In 2005, Wilbert Rideau’s story abruptly changed. On the witness stand, in a packed Louisiana courtroom 44 years after his crime, Wilbert Rideau turns the tables, making himself a target of racism, not his victim. He said he was a panic-stricken 19-year old black kid, growing up in a viciously racist town so terrified of being caught that he tried to kill all his hostages in a panic.

The 1981 interview is the only easily available evidence of the story he told about his crime for almost three decades before he suddenly changed it for his last trial. Articles that quote Wilbert Rideau telling his original story are aging: brittle artifacts in newspaper and magazine archives, if they exist at all.

Wilbert Rideau was convicted of the 1961 murder three times. Each time, federal courts overturned the verdicts on grounds that he didn’t get a fair trial. His memoir “In The Place Of Justice,” published by Random House continues his new version of the crime. It should be named “In Place Of The Facts.”

About Wilbert Rideau The Real Story:
Wilbert Rideau’s book “In The Place of Justice” published by Random House was written as a catch back for years of festering resentment and calculated to burnish his image at the expense of others. Learn about Rideau’s real story at Interview Billy Sinclair, the man who knows the real Wilbert Rideau, the one you won’t read about in Rideau’s book.

Via EPR Network
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Wired Magazine Announces Its Wired 100

Wired Magazine UK has published its inaugural who’s-who list of the key power brokers in the digital realm to celebrate its one-year anniversary. The new list covers who the people are who shape the world of technology? Which influencers can make or break a product launch or determine how people spend their leisure time?

The Wired list was compiled with the suggestions and insight of 120 anonymous experts across the digital spectrum, in order to arrive at this selection of the best of the best behind internet based companies, digital business strategies, communication, music and social networking.

Topping the list is Google UK CEO Matt Brittin, who led the British arm of the search behemoth through troubles such as monopoly allegations and the controversial launch of Google Buzz to company-wide profits of £15.9 billion. Other tech heavyweights in the fray of the top ten include Pascal Cagni, vice president of Apple EMEA, at number three; Ashley Highfield, managing director of Microsoft UK at number nine; and Spotify CEO Daniel Ek rounding out the top tier after revolutionising the way music is listened to online with the company’s ad-sponsored service.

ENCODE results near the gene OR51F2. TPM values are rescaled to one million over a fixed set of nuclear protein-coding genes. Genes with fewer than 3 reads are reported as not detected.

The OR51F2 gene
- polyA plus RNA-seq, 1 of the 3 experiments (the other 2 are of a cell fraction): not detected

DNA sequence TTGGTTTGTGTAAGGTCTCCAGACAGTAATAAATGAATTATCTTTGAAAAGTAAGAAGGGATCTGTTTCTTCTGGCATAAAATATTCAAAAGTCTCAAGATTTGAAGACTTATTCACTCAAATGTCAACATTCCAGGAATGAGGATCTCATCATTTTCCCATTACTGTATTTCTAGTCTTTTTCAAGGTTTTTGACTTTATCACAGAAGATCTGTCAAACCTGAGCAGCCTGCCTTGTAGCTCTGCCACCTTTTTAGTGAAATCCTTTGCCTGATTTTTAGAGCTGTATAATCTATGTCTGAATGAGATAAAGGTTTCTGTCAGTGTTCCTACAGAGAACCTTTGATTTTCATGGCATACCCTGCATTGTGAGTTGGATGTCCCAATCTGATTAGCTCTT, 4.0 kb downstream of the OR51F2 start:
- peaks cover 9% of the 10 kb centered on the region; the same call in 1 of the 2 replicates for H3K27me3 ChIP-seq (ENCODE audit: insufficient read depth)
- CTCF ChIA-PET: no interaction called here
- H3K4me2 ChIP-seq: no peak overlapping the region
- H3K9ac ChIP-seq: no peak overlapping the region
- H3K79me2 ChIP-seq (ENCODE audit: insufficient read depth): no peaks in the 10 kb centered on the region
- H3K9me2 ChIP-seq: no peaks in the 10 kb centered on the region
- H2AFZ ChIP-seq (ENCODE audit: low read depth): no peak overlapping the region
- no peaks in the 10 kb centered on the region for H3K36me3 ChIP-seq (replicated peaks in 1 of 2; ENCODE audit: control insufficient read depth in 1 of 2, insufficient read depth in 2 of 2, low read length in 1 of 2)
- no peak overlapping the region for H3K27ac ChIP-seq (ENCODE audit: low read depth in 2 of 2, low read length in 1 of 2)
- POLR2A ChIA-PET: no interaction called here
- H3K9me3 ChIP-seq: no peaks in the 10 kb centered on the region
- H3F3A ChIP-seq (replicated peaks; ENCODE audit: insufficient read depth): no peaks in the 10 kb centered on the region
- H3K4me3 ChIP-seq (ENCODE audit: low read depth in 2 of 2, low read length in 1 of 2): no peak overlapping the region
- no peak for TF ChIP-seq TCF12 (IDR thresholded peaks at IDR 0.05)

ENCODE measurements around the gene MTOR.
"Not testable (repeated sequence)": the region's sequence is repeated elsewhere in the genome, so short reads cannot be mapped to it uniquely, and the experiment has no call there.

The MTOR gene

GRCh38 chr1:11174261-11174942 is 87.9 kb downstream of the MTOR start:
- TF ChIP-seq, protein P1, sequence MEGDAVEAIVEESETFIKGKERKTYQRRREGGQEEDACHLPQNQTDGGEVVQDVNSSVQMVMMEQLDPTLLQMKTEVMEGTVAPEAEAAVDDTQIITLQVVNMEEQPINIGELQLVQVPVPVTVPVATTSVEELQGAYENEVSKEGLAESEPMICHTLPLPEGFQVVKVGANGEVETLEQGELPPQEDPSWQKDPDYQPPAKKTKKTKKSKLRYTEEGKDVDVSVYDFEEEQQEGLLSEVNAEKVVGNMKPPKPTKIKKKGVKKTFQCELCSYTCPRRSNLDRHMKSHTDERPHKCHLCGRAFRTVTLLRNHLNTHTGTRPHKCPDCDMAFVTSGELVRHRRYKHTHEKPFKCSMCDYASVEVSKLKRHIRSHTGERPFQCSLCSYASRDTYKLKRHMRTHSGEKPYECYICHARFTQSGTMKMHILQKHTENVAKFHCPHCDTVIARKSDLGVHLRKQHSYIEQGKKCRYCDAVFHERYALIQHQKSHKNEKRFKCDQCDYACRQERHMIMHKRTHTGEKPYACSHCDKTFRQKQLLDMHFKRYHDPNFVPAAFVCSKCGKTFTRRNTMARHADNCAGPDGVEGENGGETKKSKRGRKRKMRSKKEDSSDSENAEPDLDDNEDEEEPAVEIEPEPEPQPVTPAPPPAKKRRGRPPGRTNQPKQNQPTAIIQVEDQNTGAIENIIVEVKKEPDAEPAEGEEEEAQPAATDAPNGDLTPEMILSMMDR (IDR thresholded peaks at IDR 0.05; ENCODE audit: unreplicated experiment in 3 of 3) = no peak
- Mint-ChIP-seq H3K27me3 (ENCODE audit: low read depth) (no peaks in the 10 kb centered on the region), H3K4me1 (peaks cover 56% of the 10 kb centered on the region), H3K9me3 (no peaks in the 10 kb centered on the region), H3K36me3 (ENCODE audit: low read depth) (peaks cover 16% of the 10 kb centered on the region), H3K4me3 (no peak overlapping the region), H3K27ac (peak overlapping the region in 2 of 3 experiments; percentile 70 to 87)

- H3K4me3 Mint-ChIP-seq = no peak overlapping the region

A number of independent entries appear as well, with venture capitalists Saul Klein and Bernard Liautaud landing at numbers two and eight, with Klein propping up successful web ventures Skype and Lovefilm, and Liautaud netting £4.5 billion for the sale of his software company, Business Objects, in 2008. Partially due to his 1.2 million Twitter followers, actor and commentator Stephen Fry finishes at number seven on the list.

Newsmen James Murdoch and Erik Huggers go neck-and-neck at positions four and five, with Murdoch’s News Corporation challenging Huggers’ BBC site for market share in online news. Politicians also make a splash in the top rung, as the coordinator of the Conservative Party’s digital political machine Rishi Saha reaches number six.

However, the entire list of 100 is filled with movers and shakers in the digital realm. Notably making the number 20 spot is Alex Balfour, head of new media for the London 2012 Olympics. With preparations for the Summer 2012 games well underway, and construction on London’s Olympic Park in progress, Balfour, cofounder of, has promised to deliver the most digitally-integrated Olympic games yet, harnessing mobile social engagement on a massive scale.